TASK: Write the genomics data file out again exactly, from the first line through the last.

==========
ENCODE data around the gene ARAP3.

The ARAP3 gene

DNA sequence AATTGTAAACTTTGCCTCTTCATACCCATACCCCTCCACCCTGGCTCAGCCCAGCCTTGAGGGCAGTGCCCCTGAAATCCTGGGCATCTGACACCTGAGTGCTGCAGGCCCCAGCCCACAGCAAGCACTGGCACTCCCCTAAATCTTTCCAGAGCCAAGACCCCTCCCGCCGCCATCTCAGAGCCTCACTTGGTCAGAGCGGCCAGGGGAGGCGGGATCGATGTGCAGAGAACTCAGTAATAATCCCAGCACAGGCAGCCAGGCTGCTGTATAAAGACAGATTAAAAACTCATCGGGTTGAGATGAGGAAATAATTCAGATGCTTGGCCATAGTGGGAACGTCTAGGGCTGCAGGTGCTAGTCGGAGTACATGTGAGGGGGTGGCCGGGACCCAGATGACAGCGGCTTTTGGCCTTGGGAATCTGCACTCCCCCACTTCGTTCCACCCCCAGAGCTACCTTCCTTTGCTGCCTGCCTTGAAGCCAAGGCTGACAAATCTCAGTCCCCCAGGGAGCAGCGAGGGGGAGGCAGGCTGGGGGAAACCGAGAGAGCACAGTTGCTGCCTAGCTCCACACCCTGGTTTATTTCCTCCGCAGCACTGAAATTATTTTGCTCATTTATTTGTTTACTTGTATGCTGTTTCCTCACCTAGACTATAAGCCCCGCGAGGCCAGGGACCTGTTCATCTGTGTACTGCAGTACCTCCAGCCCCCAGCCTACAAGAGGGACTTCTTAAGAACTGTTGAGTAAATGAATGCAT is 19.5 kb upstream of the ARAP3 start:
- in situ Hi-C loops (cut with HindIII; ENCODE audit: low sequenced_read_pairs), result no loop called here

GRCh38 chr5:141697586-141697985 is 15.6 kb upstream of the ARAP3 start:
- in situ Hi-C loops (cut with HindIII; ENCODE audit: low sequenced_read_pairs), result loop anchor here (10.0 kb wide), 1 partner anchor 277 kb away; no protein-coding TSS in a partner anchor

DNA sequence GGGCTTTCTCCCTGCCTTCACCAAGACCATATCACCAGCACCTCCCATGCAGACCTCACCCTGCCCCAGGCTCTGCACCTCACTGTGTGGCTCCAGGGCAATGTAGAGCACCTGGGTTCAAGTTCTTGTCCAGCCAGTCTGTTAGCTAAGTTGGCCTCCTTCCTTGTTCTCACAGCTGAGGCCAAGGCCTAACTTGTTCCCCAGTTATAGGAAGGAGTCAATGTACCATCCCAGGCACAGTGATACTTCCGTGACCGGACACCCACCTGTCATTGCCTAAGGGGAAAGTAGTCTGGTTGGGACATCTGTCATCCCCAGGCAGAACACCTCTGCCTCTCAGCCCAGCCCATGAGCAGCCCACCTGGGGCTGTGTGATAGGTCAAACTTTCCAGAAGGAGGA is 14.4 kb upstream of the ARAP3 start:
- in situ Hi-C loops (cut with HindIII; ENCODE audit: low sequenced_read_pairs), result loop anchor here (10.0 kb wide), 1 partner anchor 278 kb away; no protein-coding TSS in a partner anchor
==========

ENCODE data around the gene ARAP3.

The ARAP3 gene

DNA sequence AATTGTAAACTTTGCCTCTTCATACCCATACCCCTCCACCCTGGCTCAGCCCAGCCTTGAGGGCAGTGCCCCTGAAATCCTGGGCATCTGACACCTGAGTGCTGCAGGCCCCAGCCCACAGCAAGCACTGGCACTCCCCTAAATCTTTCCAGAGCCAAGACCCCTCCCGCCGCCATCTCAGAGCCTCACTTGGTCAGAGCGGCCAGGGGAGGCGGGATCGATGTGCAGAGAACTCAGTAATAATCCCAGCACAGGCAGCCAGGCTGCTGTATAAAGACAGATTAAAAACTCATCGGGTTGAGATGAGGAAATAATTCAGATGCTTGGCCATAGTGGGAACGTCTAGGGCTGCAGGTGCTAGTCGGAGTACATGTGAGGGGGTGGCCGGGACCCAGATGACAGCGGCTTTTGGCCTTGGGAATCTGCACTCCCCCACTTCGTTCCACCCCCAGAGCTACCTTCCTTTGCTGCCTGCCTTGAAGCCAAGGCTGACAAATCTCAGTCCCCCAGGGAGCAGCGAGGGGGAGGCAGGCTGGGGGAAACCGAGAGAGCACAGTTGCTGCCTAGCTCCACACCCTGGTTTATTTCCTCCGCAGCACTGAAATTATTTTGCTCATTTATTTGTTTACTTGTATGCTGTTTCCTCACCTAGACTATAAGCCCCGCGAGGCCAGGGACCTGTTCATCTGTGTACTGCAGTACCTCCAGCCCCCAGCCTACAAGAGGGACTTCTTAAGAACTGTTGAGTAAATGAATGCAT is 19.5 kb upstream of the ARAP3 start:
- in situ Hi-C loops (cut with HindIII; ENCODE audit: low sequenced_read_pairs), result no loop called here

GRCh38 chr5:141697586-141697985 is 15.6 kb upstream of the ARAP3 start:
- in situ Hi-C loops (cut with HindIII; ENCODE audit: low sequenced_read_pairs), result loop anchor here (10.0 kb wide), 1 partner anchor 277 kb away; no protein-coding TSS in a partner anchor

DNA sequence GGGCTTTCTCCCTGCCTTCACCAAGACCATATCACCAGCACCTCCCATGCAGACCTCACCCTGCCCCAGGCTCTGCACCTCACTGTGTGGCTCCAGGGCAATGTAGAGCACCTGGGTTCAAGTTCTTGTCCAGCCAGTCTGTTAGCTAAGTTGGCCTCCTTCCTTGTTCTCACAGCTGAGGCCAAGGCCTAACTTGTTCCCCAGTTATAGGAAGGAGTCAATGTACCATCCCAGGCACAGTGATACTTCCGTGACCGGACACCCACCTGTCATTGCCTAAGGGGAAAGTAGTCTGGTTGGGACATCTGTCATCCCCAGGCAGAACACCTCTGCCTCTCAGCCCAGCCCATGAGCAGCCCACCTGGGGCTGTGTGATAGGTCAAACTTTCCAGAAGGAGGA is 14.4 kb upstream of the ARAP3 start:
- in situ Hi-C loops (cut with HindIII; ENCODE audit: low sequenced_read_pairs), result loop anchor here (10.0 kb wide), 1 partner anchor 278 kb away; no protein-coding TSS in a partner anchor